Are there old foundations on your plot?

If there is evidence of previous old foundations on your land it will suggest that either a building once stood where you want to build, or the foundations were laid down but for some reason the build was terminated. If a standard general purpose building was once on your plot the chances are that things will be ok, and you can simply dig out the old foundations and then put down your own. However, if a previous build was terminated is could suggest there were additional issues discovered by a previous developer that meant it was a good idea for them to simply more on and leave this plot. It could always just mean they ran out of money of had other personal issues, however you should investigate this further before you accept or dismiss a particular plot of land.

Old drains and wells

If there are a network of drains that zigzag under your plot this will almost certainly mean you will have to undertake extra investigatory work and lay down non-standard foundations. You will have to call a specialist engineer to look over your land and do some tests, and this will set you back at least £150, and probably more because you will need to organise the hiring on diggers on a lot occasions (for around an extra £80 or so). The same issues arise when old well are hidden out of sight and partially filled.

Digging pits and bore holes

Ideally you will not need to dig your land before you want to lay your foundations, but if there is the potential for huge extra costs and delays because of unexpected underground issues then if may be better to know about them before you really begin to ramp up you building process. You will likely have to dig trial pits or bore holes if you choose to investigate the quality of your plot.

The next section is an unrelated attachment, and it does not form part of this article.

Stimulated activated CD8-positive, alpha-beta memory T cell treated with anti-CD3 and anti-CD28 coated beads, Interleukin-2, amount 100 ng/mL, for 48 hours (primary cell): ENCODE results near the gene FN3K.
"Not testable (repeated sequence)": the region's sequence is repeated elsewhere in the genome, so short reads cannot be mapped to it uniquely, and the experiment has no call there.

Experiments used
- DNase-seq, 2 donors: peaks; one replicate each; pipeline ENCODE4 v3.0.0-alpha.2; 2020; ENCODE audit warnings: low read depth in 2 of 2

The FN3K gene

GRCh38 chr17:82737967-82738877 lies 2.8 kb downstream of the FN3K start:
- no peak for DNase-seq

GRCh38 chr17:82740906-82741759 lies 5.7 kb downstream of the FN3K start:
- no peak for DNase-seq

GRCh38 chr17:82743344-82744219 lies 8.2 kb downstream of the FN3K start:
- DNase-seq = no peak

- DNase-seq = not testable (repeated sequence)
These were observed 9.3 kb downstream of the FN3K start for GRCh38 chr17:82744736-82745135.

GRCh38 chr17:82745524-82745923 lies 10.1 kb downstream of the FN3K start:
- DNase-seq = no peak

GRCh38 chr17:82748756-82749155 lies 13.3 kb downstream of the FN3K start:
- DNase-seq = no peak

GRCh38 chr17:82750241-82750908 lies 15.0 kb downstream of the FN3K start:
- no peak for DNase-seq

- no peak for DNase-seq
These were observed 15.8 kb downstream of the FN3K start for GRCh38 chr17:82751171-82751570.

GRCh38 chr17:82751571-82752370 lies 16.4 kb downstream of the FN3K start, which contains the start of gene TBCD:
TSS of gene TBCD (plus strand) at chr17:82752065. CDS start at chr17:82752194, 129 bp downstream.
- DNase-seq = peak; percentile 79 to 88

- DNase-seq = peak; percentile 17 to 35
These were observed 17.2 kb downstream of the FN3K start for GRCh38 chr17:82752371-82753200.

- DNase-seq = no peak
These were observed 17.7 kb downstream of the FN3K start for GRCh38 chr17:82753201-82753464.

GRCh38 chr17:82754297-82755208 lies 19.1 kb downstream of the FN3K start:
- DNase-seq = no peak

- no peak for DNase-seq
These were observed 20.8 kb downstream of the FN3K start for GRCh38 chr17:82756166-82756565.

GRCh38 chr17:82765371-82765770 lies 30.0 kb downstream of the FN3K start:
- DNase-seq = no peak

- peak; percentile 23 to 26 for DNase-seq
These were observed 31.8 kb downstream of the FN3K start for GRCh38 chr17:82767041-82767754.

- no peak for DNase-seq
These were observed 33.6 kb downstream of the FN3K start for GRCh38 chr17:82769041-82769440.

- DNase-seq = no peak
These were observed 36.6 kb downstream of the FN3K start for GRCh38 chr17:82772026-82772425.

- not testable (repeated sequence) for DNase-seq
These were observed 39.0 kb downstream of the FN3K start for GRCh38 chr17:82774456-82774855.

For trial pits you do not dig exactly where you will then go and lay your foundations, but you will dig the hole pretty close to its location. The hole will be around 10 ft (3 metres) deep, and after it is dug the specialist engineer will analyse the quality of the ground (normally just by visually looking into the hole and also the unearthed soil), and then the hole is filled in. If you cannot dig out a trial pit (normally because it is difficult to get a digger to the correct location), then bore holes are an alternative option to assess the quality of your plot. You’ll need 2 of these auger bore holes, and these require specialist machinery that, as you might expect, force a coring tube into the ground and when they are pulled out bring up a consistent core of earth. Again, the engineer examines the removed earth before the cores are replaced to fill in the holes.